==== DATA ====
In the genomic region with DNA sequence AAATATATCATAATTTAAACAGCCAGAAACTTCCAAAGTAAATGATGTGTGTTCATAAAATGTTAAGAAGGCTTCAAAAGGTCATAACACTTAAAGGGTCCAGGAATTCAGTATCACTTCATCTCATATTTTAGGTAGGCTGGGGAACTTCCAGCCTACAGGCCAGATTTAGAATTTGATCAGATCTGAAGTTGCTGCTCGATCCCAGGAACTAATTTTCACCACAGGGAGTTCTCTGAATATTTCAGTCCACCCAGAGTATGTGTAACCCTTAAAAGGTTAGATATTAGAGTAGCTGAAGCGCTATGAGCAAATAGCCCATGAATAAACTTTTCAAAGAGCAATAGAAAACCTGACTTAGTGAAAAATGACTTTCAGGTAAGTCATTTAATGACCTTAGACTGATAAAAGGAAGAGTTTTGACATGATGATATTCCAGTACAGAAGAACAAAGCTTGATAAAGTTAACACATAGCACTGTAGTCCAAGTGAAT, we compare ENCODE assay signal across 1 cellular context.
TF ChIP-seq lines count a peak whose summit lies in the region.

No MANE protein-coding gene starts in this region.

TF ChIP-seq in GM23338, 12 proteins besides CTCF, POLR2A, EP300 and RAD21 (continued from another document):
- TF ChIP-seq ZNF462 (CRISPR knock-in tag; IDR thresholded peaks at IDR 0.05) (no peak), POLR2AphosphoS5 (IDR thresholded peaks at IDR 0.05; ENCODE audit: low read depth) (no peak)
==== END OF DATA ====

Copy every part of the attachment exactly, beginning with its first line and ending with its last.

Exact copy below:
In the genomic region with DNA sequence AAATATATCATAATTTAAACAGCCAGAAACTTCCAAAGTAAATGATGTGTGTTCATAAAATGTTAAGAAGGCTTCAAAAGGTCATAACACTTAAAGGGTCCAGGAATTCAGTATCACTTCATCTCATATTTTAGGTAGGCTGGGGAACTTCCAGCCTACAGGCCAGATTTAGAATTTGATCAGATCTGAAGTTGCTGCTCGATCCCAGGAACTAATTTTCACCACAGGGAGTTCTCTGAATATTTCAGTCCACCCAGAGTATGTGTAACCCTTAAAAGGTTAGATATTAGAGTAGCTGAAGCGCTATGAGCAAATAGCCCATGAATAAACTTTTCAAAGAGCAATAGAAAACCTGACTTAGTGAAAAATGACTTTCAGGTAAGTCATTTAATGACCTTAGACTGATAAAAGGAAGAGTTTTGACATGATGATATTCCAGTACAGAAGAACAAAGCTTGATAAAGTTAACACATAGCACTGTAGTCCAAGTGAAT, we compare ENCODE assay signal across 1 cellular context.
TF ChIP-seq lines count a peak whose summit lies in the region.

No MANE protein-coding gene starts in this region.

TF ChIP-seq in GM23338, 12 proteins besides CTCF, POLR2A, EP300 and RAD21 (continued from another document):
- TF ChIP-seq ZNF462 (CRISPR knock-in tag; IDR thresholded peaks at IDR 0.05) (no peak), POLR2AphosphoS5 (IDR thresholded peaks at IDR 0.05; ENCODE audit: low read depth) (no peak)